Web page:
as he considers his next step. conversation with new SCI chaplain Tom Rhoades (right),
while Tom was still serving as boat cook in 2017. The Lookout Spring 2018 • 5
Special Events Why I Give
Calendar 2018
Ginger Smellie is 80 years old, and
41st Annual Silver Bell began knitting for SCI’s Christmas
Awards Dinner at Sea program 20 years ago. As
Wednesday, June 6, 2018 Christmas at Sea celebrates its 120th
Pier Sixty at Chelsea Piers,
New York, NY anniversary this year, we asked Ginger
6:00 pm Cocktail Reception why she gives to SCI both through her
7:30 pm Awards Dinner craft and her finances.
Silver Bell Award How did you first hear of SCI?
Mr. Jim Lawrence, Chairman,
There was an article in the Needlework column in
Marine Money & Founding Partner,
my newspaper about SCI’s Christmas at Sea program –
MTI Network
they had the phone number so I called and received
Lifetime Achievement Award the patterns through the mail. That was twenty years Ginger Smellie (far left) with the
Admiral Charles D. Michel, Trinity Reformed Church Knitting
ago! Since then I’ve knit 286 vests, which is about Circle, visiting the Christmas at Sea
USCG (ret.) 10 a year! HQ in Port Newark, NJ.
Humanitarian Award I knit while I’m watching television because I enjoy
Crowley Maritime Corporation, it. I don’t like to sit with idle hands. I was already in a knitting group at
TOTE, and Trailer Bridge my church when I began knitting for Christmas at Sea. There were four of
us back then: Betty G., Bunny, Miep, and myself. Since then, two of that
Port Newark Food Truck Fest original group have passed away, but Betty’s daughter Barbara has joined us,
Thursday, June 28, 2018 along with Pat, Joanne, Betty W., Miep and me. So our knitting group only
Port Newark, NJ has six people in it, but we make as many items as we can. Just last month
we sent in 15 pairs of hats and scarves.

Pilot Boat Harbor Cruise
Thursday, September 20, 2018
Did you have any connections with the maritime
New York, NY before starting to knit for SCI?
I grew up on Staten Island, and every day as I rode the ferry to work I would
Maritime Training see all the ships in New York Harbor. At that time SCI was based down by
Benefit Luncheon South Ferry. I never visited that building, but I always knew it was there, and
from an early age I knew that seafarers were an important part of our lives.
Thursday, October 25, 2018 My father worked for a company that delivered products to Port Newark just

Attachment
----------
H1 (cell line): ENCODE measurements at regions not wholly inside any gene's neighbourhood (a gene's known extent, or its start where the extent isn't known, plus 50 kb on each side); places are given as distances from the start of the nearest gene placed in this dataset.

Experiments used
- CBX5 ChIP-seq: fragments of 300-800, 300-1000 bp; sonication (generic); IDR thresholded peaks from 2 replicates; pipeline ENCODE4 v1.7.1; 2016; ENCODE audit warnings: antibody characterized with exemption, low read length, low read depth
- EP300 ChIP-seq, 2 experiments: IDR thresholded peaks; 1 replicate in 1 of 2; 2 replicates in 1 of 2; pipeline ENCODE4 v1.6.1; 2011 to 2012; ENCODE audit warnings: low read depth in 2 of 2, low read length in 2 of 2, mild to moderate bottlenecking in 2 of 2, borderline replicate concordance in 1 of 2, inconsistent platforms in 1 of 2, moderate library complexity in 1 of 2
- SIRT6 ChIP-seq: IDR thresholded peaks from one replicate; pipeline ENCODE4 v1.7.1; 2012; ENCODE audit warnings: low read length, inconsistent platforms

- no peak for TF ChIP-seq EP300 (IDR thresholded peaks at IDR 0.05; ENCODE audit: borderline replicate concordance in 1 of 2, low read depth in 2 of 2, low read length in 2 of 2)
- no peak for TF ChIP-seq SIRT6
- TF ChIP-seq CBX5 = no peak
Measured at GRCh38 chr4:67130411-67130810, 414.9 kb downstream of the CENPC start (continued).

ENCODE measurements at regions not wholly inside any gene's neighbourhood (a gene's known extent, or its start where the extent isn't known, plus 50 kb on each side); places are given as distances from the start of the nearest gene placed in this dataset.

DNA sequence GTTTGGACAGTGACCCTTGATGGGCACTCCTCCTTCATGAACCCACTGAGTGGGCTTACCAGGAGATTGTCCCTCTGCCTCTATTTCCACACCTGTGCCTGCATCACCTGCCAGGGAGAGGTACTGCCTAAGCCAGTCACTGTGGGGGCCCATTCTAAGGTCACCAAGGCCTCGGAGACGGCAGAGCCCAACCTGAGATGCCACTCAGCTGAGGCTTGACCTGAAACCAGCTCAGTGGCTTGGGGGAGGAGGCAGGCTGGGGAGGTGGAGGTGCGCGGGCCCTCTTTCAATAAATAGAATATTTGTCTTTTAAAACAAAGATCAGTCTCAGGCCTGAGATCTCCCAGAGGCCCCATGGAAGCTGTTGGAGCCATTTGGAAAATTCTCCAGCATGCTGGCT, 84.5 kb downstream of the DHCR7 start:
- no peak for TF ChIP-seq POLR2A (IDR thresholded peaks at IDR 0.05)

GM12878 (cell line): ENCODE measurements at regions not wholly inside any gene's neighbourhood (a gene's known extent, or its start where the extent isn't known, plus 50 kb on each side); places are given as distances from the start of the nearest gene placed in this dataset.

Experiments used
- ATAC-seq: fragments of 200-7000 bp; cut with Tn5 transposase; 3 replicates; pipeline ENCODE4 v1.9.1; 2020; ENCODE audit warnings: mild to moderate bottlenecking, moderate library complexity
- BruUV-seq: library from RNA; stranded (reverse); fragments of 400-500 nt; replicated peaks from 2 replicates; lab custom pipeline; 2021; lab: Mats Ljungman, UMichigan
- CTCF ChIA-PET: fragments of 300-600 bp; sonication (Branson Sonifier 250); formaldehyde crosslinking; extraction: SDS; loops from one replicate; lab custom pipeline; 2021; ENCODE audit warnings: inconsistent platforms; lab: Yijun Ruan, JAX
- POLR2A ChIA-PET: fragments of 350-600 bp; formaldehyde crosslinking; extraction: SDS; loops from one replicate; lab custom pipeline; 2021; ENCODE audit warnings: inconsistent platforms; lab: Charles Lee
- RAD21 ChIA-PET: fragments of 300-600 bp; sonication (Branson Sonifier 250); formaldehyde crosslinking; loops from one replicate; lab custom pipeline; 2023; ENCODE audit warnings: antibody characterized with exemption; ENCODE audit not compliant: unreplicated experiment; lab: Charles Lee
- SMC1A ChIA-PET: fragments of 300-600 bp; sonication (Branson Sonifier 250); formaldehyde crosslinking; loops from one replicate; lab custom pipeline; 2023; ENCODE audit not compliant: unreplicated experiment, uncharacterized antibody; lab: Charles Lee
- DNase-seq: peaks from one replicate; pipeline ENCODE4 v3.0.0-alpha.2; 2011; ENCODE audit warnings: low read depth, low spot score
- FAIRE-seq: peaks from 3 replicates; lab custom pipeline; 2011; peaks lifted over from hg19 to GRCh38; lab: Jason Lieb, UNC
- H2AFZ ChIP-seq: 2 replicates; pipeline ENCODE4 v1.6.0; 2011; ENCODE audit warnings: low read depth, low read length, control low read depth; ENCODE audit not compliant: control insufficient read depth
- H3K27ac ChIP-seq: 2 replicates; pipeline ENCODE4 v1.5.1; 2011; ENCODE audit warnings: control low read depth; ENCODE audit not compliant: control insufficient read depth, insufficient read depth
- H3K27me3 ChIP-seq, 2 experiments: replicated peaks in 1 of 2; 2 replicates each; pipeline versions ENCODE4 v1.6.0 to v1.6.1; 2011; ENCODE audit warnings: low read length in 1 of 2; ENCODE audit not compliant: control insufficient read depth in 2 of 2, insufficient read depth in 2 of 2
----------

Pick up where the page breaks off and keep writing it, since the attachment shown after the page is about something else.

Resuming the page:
Houston, TX
after the war; it has changed a lot since then. Our knitting group visits the
Port almost every year to help with packing for Christmas at Sea. Last year we
19th Annual River Bell packed 330 bags – it was like an assembly line!
Awards Luncheon
Thursday, December 6, 2018 Why do you think giving financially is important, as
Paducah, KY well as knitting?
Because SCI needs the money! The hats are wonderful and very important,
2019 SCI Mountain Challenge but they don’t pay the bills. Most of the goods we use are not made in
Thursday–Sunday, America, so they have to get here somehow. By ship is the most common
September 26–29, 2019 way. We have to look after the seafarers on those ships because they do so
Sunday River, ME much for us. It’s important to support the Seamen’s Church Institute because
SCI supports the seafarers.
For further details of all our
events, visit
Follow us on Instagram

6 • The Seamen’s Church Institute The Lookout Spring 2018
Seafarer Mental Health Roundtable

On Wednesday, February 21, 2018, the Seamen’s Church Institute held a Seafarer Mental Health roundtable at the
International Seafarers’ Center in Port Newark, NJ. In attendance were: Captain Steve Bomgardner and Ruphene
Sidifall, Esq. of Liberian International Ship and Corporate Registry; Dr. Adrienne Buggs of USCG’s Office of
Merchant Mariner Credentialing; Danielle Centeno and Boriana Farrar, Esq. of the American P&I Club; Dr. Rafael
Lefkowitz of Yale School of Medicine; Jennifer Love of Royal Caribbean Cruises; Dr. Conor Seyle of the One Earth
Future Foundation; and SCI staff, the Rev. David M. Rider, President and Executive Director; Douglas B. Stevenson,
Esq., Director of the Center for Seafarers’ Rights; Dr. Naomi Walker, Director of Communications; and Cora
Koehler, Seminary Intern.
The day began with a discussion of seafarers’ medical certificates, and the mental health factors that must be
considered when issuing them, including which diagnoses, therapies, and medications are deemed to be disqualifying.
The distinction between “fitness for certification” and “fitness for duty” was considered, including the question of
when different roles in a ship’s hierarchy demand different levels of medical fitness.
Medical certificates rely heavily
on seafarers’ self-reporting
and they may be motivated to
conceal conditions that might be
disqualifying. The tension between
the disclosure of medical issues
or the use of certain medicines